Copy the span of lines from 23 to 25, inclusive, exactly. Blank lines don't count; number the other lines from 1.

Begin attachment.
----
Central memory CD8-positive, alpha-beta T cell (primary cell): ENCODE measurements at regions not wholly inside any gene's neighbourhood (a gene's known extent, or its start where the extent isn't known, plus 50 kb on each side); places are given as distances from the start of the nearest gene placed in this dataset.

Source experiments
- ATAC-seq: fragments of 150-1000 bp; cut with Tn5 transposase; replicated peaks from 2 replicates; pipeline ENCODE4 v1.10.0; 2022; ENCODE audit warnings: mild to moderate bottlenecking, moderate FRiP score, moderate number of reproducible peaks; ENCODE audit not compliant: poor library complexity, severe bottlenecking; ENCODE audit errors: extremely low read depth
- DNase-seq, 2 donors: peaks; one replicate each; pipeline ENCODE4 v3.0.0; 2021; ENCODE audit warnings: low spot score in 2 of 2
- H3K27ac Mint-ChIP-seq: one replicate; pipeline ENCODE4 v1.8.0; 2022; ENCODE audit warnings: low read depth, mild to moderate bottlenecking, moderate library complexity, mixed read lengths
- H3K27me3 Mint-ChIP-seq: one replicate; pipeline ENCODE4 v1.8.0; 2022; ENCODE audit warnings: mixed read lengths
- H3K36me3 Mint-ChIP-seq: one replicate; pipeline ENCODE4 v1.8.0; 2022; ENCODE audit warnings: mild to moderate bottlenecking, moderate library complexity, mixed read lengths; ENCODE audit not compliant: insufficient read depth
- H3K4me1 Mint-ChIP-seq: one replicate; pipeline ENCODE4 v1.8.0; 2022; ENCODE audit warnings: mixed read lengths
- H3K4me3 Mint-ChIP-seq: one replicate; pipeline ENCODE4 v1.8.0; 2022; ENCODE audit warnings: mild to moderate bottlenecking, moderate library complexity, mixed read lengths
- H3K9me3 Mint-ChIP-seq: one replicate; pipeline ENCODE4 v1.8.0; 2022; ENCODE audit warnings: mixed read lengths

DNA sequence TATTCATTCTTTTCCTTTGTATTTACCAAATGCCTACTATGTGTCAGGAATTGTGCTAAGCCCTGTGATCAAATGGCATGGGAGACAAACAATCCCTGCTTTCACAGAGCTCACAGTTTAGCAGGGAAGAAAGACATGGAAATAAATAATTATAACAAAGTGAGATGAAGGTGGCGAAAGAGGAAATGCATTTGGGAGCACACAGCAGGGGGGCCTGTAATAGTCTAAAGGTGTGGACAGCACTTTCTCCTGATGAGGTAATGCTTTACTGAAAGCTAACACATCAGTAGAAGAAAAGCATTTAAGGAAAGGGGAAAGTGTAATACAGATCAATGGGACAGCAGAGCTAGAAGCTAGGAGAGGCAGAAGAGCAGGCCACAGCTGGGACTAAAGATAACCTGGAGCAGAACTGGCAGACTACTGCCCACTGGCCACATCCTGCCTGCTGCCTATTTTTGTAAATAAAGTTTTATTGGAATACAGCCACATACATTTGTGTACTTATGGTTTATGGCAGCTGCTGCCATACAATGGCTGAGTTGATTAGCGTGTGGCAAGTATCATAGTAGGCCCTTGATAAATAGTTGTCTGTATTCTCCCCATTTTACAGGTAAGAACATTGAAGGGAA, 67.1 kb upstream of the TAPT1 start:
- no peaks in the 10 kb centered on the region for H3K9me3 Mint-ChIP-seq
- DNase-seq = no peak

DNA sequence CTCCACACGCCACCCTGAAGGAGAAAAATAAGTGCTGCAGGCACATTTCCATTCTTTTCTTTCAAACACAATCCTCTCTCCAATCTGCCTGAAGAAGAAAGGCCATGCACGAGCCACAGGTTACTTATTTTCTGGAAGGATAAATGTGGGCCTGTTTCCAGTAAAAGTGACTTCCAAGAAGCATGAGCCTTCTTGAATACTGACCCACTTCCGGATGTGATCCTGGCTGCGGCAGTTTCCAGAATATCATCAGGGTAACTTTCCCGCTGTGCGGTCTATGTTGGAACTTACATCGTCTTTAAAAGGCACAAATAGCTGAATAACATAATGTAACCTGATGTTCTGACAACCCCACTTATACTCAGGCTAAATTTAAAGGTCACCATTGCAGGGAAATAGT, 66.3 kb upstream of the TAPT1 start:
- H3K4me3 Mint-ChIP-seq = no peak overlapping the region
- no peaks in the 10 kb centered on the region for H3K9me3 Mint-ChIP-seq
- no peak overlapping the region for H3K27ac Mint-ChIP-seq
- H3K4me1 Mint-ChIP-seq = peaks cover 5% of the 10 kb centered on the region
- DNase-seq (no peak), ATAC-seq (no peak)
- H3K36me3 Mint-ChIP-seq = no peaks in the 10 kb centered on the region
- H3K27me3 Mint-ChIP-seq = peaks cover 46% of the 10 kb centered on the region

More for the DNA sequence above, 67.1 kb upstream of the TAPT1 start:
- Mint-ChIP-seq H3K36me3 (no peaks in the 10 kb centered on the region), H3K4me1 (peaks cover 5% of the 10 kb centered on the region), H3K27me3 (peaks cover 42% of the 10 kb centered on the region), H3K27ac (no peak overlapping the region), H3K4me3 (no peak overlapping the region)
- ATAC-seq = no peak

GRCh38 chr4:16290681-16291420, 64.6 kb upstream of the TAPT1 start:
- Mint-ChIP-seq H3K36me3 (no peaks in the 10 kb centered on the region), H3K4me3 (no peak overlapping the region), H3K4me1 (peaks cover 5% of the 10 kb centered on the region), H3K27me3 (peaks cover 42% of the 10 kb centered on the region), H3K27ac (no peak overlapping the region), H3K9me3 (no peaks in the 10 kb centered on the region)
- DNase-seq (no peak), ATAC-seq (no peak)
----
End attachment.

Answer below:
- Mint-ChIP-seq H3K36me3 (no peaks in the 10 kb centered on the region), H3K4me1 (peaks cover 5% of the 10 kb centered on the region), H3K27me3 (peaks cover 42% of the 10 kb centered on the region), H3K27ac (no peak overlapping the region), H3K4me3 (no peak overlapping the region)
- ATAC-seq = no peak

GRCh38 chr4:16290681-16291420, 64.6 kb upstream of the TAPT1 start: